Vardenafil in Men with Stable Statin Therapy and Dyslipidemia


Martin Miner, MD, Clinical Associate Professor of Family Medicine, Brown University School of Medicine, 479 Swansea Mall Drive Swansea, MA 02777, USA; Tel: 508-672-5300 extension 2418; Fax: 508-672-9987; E-mail:


Introduction.  Phosphodiesterase type-5 (PDE-5) inhibitors have previously been evaluated for their efficacy and safety in various clinical trials in men with erectile dysfunction (ED) with or without associated comorbidities.

Aim.  This is the first prospective, randomized, double-blind, placebo-controlled study to evaluate the efficacy and safety of a PDE-5 inhibitor (i.e., vardenafil) in an exclusive population of men with ED and dyslipidemia.

Main Outcome Measures.  Three coprimary efficacy measurements (Sexual Encounter Performance [SEP]2, SEP3, International Index of Erectile Function-Erectile Function [IIEF-EF] domain scores) were used to assess the differential effect of vardenafil vs. placebo in this patient population. Adverse events (AEs) safety data were obtained to compare safety outcomes.

Methods.  This 12-week of randomized, double-blind, placebo-controlled study was conducted in 59 U.S. centers. Patients received either on-demand, flexible-dose vardenafil 10 mg (titrated to 5 mg or 20 mg based upon efficacy and safety) or placebo.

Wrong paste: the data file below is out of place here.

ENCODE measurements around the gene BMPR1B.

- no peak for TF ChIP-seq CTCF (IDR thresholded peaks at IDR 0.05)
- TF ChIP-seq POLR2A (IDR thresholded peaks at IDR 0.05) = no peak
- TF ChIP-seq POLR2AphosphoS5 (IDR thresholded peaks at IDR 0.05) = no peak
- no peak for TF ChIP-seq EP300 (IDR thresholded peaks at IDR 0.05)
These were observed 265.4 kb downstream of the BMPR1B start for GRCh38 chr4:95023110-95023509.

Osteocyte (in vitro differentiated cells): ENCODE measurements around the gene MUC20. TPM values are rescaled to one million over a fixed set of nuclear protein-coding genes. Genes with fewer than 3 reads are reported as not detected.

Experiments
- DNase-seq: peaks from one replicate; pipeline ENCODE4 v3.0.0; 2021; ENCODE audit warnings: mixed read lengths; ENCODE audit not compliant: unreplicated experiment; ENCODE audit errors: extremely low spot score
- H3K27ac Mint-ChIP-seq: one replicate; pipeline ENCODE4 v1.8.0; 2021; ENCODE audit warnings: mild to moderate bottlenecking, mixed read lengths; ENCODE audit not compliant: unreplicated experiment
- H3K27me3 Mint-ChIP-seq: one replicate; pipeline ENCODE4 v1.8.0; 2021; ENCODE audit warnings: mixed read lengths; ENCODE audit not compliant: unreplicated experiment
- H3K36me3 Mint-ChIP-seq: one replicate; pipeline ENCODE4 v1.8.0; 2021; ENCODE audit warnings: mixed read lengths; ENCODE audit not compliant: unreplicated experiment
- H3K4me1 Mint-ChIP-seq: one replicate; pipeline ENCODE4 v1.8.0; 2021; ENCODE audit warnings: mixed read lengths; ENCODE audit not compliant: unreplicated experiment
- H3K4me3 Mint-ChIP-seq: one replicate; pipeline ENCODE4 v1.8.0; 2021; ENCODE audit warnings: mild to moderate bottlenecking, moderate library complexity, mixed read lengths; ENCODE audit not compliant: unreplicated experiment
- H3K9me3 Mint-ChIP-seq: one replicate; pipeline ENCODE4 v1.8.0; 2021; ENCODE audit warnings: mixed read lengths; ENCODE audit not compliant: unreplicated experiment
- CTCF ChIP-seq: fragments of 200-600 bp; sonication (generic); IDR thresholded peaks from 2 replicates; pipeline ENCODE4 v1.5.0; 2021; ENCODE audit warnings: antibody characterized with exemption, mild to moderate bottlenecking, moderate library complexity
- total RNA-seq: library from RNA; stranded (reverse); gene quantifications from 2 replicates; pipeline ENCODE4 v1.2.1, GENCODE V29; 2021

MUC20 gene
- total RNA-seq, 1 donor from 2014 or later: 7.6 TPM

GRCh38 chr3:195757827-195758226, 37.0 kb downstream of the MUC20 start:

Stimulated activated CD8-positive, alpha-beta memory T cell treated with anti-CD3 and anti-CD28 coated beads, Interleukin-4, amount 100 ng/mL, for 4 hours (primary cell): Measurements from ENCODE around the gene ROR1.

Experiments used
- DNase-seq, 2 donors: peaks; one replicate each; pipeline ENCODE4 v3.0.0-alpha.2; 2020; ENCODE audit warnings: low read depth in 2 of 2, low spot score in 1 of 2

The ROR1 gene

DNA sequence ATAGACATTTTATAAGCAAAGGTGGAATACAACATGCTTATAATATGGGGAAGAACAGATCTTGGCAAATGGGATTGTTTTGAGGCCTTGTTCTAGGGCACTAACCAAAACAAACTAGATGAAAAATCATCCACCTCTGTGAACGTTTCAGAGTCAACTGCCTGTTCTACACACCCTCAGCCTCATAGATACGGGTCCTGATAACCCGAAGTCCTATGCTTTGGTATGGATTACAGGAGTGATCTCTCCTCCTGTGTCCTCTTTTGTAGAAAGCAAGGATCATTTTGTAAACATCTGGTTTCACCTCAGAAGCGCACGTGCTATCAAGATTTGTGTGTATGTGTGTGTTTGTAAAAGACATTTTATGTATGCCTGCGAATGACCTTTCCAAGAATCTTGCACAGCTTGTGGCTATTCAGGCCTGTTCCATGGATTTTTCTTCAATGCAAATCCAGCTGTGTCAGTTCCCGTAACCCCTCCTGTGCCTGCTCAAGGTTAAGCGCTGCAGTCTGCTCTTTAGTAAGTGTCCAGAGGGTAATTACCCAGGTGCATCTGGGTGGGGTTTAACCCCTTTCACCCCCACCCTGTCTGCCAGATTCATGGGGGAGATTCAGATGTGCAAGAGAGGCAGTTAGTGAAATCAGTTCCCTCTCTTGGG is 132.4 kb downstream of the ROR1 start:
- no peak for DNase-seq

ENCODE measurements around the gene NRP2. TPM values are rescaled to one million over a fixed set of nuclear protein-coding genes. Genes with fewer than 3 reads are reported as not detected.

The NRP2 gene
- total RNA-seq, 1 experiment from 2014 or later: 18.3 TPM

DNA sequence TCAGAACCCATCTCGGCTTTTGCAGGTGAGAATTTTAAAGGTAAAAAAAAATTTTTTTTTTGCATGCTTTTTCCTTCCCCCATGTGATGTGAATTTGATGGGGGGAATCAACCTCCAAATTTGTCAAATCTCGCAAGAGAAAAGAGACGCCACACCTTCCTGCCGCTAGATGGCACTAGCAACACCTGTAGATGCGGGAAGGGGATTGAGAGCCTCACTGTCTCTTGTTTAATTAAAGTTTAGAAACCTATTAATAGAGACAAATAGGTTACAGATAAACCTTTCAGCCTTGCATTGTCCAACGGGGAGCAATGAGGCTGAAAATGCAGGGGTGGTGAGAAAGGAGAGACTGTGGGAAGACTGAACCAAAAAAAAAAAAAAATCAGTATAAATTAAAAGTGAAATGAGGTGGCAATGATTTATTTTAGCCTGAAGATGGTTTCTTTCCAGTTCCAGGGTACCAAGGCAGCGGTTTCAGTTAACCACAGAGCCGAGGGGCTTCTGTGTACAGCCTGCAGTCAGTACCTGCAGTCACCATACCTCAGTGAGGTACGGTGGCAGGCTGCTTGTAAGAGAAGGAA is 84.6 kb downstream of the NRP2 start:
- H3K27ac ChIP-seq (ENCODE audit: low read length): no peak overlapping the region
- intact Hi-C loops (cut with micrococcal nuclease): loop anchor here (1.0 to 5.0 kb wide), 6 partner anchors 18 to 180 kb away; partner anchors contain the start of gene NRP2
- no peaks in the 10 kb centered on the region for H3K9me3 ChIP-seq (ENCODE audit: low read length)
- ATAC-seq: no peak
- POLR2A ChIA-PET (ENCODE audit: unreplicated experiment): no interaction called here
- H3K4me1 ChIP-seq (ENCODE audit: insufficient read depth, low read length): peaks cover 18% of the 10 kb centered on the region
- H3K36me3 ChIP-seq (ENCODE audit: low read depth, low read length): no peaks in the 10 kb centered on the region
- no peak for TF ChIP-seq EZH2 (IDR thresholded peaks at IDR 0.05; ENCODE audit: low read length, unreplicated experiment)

Results.  Of the 712 patients screened and entered into the study, 395 were randomized. Baseline demographics for the intent-to-treat population included: mean age, 54.4 years (±7.5 standard deviation [SD]); 76% Caucasian; mean body mass index (BMI), 31.7 kg/m2 (±12.7 SD); 47% past/present smoker; and 42% severe ED. Aside from dyslipidemia, other comorbidities included hypertension, 61%; obesity (i.e., BMI ≥ 30), 51%; and type 1 or 2 diabetes, 40%. During the 12-week treatment period, the least squares (LS) adjusted mean success rates in patients on vardenafil vs. placebo were: SEP2, 79.09% vs. 51.92%; and SEP3, 66.69% vs. 33.83% (P < 0.001). The LS adjusted mean IIEF-EF domain score for week 12 using LOCF was 21.99 in patients on vardenafil therapy vs. 14.83 in those on placebo (P < 0.001). The most commonly encountered AEs were headache and nasal congestion.

Conclusions.  Vardenafil was demonstrated to be safe and effective for managing ED in men with ED and associated dyslipidemia. The results of this study support the role of expanded research on outcomes related to effective ED treatment and aggressive lipid control. Miner M, Gilderman L, Bailen J, Cook D, Dawson K, Stanislaus M, Beresford E, and Barnes A. Vardenafil in men with stable statin therapy and dyslipidemia. J Sex Med 2008;5:1455–1467.